This brings us to the old-fashioned coffeepot. For this school, here is my challenge: If you can produce from your pot a gallon of completely clear coffee essence, intact as to flavor and strength, and without even a minute fluff of sediment in the bottom, it will be an excellent pot indeed. To this end you would be permitted all the eggshells, beaten eggs, incantations, and cold injections which this school seems to require. But, mark you, no sediment in the bottom, please.

This leaves us only the dripper—at its best the perfect way but, if misunderstood, the worst of the lot. There is nothing the matter with the device itself, and the theory is sound. None of the losses, irrilants, and failures of the other schools will attend the correct use of a drip pot. It will produce stronger coffee than any of the other methods, but it takes a great deal of time and incredible quanties of coffee. Good drip coffee, just for its raw materials, costs fifteen or twenty cents a cup. To make a quart of it lakes a full half hour; but once you have made it, the beverage is completely free from sediment, has no tendency to turn stale, and will keep perfectly in an earthenware pot or in a corked bottle for a day or more.

To get the worst results from most drippers, simply follow the manufacturer’s instructions. He has developed these with a view to giving you the illusion that fine drip coffee is economical and that it can be made in a jiffy. Simply use a tablespoonful of coffee per cup, add an extra one if you want it especially strong, and then pour in so many cups of boiling water.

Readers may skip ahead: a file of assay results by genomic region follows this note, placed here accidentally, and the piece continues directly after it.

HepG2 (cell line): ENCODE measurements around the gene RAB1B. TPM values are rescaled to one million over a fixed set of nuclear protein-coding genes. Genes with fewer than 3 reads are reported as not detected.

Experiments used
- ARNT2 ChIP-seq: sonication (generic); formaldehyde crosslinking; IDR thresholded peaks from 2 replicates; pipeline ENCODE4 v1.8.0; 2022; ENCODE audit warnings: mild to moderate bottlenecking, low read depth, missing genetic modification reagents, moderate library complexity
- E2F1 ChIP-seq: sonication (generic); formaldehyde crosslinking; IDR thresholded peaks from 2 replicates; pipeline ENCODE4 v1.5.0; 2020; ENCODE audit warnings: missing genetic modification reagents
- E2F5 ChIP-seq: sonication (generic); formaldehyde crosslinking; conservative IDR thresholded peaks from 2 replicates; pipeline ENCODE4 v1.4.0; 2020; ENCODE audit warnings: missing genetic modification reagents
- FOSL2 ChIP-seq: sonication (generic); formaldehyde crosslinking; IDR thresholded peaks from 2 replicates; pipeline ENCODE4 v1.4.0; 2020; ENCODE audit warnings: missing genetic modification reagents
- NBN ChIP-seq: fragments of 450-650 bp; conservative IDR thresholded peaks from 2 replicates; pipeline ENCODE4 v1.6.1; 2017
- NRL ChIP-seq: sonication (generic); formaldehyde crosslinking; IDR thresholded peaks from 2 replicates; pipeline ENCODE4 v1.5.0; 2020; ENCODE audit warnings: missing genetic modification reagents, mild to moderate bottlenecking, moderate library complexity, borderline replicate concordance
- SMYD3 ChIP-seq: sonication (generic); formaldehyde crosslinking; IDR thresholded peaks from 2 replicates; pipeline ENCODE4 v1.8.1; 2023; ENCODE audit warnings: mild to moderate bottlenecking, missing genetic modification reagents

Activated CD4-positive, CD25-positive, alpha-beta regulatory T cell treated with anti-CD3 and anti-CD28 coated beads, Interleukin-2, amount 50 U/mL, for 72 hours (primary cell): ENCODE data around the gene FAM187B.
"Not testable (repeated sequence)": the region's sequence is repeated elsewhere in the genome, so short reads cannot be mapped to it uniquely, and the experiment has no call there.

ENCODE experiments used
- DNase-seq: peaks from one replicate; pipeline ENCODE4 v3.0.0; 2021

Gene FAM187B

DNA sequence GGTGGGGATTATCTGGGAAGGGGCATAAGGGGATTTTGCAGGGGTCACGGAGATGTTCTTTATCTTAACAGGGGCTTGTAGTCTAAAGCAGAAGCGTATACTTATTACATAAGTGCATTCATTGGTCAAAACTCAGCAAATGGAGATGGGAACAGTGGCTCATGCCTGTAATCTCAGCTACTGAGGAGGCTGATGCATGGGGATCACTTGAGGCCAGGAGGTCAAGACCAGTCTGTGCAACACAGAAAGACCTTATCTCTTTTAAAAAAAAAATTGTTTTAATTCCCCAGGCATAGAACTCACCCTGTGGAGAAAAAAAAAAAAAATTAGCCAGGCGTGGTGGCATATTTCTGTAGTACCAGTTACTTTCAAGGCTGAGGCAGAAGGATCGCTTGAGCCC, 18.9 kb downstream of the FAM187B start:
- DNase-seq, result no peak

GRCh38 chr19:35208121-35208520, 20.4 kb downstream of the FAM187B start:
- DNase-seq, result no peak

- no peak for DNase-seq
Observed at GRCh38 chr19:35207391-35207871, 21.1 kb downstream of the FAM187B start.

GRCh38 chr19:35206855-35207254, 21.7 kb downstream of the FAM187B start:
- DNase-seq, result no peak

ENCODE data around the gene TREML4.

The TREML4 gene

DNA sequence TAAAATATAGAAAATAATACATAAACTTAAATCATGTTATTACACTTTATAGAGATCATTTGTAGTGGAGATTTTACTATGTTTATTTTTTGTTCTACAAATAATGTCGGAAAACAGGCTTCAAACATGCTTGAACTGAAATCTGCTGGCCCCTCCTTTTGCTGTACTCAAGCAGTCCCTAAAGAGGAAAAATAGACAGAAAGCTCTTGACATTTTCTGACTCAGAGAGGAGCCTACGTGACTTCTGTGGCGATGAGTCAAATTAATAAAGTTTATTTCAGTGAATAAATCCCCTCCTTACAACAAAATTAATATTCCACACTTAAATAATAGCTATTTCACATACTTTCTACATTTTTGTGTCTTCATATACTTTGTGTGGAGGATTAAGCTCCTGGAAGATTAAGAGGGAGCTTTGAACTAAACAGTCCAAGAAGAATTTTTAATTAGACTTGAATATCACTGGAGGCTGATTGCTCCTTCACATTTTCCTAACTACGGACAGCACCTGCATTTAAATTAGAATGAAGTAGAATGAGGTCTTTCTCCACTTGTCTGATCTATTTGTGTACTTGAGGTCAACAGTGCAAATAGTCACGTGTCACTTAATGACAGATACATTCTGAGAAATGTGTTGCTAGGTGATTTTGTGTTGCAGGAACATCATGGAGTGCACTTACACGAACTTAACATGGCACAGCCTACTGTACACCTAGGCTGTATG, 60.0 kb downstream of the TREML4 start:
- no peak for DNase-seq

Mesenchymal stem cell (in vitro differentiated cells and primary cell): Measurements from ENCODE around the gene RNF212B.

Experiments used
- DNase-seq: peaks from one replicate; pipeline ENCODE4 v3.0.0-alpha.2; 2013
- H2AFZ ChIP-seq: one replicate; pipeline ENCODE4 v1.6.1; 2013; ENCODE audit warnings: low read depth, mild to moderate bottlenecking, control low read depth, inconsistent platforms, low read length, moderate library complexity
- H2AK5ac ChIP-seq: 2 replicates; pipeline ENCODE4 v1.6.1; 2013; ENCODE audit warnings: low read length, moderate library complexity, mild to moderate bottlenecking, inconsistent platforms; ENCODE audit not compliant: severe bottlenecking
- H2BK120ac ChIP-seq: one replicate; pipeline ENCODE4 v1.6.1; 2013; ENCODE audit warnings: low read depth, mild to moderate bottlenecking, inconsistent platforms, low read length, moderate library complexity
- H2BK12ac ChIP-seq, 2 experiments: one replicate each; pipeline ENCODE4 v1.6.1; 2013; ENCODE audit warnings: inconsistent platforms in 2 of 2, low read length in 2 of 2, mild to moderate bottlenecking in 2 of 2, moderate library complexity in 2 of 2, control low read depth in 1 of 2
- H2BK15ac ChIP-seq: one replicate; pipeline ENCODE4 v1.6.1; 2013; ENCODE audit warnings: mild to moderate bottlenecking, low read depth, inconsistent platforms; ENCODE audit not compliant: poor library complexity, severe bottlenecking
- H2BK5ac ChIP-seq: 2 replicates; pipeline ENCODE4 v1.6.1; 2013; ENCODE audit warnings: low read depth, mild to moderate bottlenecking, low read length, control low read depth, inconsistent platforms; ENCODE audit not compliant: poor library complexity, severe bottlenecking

The leaflet neglects to warn you, for instance, that one could hardly make from such a recipe two or three cups of coffee which would even take on the faint color of coffee. Three or four tablespoonfuls of grains would barely cover the bottom of the coffee compartment. The water would go through it so quickly that the resulting beverage would be negligible. Even if a richer portion were undertaken, the coffee would still be woefully understrength if the boiling water were all dumped in at the same time. What actually happens in that case is that the water simply cools off, and the final tricklings are no more than hot or lukewarm by the time they reach down through the coffee grains.

The first obligation, then, is to fill the coffee compartment of the dripper with all the coffee it will hold, regardless of how much or how little you wish to make. Next, add the boiling water in small quantities of perhaps a quarter cupful at a time, or even less. Some extremists hold out for no more than a tablespoonful at a time. Never allow water to accumulate and thereby to cool off above the coffee compartment; and try to add the boiling water at approximately the rate of drip. Sample the beverage from the lower compartment from time to time.